"This morning I had a meeting at a spot about a mile up the road from my house. Although it was pouring rain, I decided to mark your birthday by walking instead of taking my car. And what a great decision that was. I was blessed with an abundance of amorous frogs croaking in full voice all along the way...and the mist hanging lightly on the mountains along the river valley...and the din of a most industrious woodpecker trying to tap his way through a county road sign. Thanks, John, for encouraging me to enjoy these natural wonders that I would have missed had I driven my car. And for the reminder that nature travels at the speed of the moment, not 50 mph."

"I just spent two days home and didn't go in the car. Tuesday, I thought of a lot of little errands that I could run. Interestingly, most would have involved buying something (a lemon, a garbage can for our local community building) and I think of myself as a person who doesn't shop very much."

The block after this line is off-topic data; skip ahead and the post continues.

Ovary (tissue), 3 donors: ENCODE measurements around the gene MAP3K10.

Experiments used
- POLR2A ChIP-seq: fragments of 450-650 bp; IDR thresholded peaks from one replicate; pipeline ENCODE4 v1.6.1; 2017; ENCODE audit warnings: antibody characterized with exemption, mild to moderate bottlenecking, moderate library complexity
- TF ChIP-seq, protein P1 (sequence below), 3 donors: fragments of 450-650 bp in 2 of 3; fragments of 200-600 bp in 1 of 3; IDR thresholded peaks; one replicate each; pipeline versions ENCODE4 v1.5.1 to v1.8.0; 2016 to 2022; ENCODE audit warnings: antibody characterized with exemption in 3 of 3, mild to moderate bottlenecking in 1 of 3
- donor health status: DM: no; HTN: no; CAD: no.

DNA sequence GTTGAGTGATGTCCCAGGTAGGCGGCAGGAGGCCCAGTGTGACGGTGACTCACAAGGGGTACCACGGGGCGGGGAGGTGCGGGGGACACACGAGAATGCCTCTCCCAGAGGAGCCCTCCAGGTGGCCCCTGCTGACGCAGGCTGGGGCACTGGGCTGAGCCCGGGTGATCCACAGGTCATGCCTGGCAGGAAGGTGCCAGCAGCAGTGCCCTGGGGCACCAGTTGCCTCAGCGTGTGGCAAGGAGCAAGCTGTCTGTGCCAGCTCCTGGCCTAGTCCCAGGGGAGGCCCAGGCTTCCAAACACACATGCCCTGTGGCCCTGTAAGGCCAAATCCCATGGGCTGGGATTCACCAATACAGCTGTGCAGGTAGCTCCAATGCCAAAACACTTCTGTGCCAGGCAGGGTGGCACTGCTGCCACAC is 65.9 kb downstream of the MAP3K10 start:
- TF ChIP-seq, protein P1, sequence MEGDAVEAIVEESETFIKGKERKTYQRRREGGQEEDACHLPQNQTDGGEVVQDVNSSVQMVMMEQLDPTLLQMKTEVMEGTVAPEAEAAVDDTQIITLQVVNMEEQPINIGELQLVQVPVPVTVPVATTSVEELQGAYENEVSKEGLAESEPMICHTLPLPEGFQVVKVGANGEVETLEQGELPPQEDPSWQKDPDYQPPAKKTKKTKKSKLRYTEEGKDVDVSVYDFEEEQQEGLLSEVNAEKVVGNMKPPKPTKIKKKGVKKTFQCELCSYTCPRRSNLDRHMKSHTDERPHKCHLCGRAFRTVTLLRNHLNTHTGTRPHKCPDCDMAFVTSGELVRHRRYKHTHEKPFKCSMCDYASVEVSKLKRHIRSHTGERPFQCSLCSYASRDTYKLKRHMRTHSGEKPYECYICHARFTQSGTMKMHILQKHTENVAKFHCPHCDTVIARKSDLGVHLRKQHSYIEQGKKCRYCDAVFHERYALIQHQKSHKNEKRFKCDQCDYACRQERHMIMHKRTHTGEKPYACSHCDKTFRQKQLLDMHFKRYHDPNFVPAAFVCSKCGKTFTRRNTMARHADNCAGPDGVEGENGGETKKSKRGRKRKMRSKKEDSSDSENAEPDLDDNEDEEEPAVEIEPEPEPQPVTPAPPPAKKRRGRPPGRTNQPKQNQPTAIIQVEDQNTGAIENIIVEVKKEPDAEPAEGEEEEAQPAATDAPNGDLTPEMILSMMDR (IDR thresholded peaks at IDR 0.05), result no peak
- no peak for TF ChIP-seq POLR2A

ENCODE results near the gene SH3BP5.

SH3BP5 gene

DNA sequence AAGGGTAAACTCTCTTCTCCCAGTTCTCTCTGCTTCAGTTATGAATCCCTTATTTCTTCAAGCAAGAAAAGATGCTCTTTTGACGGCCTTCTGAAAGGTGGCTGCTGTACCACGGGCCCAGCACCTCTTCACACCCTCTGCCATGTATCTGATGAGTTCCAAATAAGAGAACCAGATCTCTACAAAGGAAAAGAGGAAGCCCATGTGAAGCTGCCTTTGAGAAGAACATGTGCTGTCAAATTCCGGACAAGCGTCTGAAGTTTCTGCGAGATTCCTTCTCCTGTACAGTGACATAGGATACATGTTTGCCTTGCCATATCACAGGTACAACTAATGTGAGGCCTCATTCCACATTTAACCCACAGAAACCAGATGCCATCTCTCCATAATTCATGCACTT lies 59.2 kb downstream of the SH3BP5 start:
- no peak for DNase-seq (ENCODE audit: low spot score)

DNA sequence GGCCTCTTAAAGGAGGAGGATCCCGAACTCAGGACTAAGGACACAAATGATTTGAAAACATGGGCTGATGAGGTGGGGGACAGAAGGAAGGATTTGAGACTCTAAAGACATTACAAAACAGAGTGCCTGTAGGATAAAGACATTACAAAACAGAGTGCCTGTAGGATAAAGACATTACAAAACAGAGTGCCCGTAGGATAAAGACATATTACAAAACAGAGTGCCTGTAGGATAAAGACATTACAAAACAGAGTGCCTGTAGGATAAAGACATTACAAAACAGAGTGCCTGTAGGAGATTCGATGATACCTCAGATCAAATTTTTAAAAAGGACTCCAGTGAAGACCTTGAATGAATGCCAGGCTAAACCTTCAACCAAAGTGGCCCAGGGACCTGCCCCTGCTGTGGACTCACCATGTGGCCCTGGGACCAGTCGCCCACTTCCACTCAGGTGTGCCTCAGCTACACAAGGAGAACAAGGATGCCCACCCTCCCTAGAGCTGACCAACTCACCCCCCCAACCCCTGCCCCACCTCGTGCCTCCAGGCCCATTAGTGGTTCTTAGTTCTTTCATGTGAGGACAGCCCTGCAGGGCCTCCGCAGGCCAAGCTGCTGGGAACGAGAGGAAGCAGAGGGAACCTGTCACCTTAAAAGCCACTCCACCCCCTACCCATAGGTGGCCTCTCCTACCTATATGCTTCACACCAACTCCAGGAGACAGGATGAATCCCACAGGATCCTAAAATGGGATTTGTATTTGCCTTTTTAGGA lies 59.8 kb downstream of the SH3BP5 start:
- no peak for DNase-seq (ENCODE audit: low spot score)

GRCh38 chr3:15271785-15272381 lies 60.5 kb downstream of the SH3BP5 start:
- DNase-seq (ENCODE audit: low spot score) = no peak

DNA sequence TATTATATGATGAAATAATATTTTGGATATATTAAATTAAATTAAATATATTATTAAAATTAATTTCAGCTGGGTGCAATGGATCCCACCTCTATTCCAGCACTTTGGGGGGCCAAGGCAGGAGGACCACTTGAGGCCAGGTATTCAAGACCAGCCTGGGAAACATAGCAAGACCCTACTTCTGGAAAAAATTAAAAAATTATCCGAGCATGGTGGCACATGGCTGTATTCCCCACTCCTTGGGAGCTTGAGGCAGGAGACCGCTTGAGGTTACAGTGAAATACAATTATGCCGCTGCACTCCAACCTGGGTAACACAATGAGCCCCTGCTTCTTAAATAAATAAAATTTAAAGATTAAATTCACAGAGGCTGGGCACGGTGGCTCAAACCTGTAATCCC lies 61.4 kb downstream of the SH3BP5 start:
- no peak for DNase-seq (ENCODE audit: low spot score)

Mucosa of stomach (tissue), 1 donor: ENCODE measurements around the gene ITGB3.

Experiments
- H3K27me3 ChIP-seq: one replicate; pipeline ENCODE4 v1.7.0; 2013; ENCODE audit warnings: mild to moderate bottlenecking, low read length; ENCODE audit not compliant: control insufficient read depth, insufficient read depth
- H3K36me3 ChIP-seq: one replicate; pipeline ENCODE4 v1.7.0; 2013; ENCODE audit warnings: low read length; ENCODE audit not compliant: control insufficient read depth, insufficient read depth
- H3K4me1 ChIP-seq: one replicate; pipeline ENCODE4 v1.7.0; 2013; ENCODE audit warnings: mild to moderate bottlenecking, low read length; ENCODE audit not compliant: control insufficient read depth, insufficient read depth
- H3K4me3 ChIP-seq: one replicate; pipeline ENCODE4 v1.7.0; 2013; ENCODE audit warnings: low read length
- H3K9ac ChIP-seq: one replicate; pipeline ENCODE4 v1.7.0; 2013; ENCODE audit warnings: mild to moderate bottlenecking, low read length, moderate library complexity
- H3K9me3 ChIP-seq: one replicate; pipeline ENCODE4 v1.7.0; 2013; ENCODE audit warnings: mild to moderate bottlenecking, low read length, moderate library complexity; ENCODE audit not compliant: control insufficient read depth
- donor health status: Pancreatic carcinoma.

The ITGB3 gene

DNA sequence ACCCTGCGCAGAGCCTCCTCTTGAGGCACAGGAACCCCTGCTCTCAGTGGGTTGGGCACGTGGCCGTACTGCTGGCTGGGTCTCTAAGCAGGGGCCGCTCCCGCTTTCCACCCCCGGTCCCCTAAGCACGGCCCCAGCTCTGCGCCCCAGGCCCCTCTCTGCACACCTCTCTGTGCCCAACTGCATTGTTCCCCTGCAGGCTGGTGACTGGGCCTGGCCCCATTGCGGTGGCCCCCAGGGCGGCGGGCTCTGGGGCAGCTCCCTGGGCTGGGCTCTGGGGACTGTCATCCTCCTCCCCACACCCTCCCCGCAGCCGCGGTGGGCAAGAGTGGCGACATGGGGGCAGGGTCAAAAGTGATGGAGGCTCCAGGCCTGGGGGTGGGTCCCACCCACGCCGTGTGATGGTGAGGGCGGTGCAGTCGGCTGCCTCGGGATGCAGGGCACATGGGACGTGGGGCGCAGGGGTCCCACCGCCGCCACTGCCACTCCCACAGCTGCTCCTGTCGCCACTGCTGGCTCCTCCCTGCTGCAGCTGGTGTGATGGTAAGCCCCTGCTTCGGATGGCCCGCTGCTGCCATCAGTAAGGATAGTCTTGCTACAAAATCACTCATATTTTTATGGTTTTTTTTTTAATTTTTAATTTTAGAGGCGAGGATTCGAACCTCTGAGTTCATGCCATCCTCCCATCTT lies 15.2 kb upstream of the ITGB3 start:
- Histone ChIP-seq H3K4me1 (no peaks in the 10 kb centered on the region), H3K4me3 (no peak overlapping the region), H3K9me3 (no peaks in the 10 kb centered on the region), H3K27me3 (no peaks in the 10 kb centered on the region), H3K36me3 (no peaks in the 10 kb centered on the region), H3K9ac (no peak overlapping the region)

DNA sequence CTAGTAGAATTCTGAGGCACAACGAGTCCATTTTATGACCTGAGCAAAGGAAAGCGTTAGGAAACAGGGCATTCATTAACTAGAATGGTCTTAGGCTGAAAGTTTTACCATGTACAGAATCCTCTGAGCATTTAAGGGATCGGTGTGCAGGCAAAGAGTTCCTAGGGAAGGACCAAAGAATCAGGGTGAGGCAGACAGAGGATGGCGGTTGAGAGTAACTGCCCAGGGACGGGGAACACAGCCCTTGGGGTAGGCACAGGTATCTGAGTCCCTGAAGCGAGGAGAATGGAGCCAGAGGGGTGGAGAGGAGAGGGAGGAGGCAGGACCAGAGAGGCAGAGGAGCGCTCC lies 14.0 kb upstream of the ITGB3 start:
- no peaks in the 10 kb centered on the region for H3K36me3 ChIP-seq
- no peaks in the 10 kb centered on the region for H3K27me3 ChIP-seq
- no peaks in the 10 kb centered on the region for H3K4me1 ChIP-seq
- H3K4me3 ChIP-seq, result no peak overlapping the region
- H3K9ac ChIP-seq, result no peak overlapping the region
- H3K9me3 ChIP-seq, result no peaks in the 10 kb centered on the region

"Shortly before 8:00 am, left my house and walked 3 _ blocks to the bus stop, rode the bus downtown and walked another 3 blocks to my office. Walked 4 blocks to an appointment and back to my office; walked to 2 other offices (about 25 minutes from my office) and then back to my office. I had a problem carrying an original document (11”x17”) which didn’t fit into my shoulder bag. At 5:00 pm, walked 3 blocks to the bus stop and caught the bus. Got off the bus, made some purchases at the local shops, put them in my backpack and walked 4 blocks home."

"I made plans to ride the train to an already-scheduled conference. I invited two friends who declined."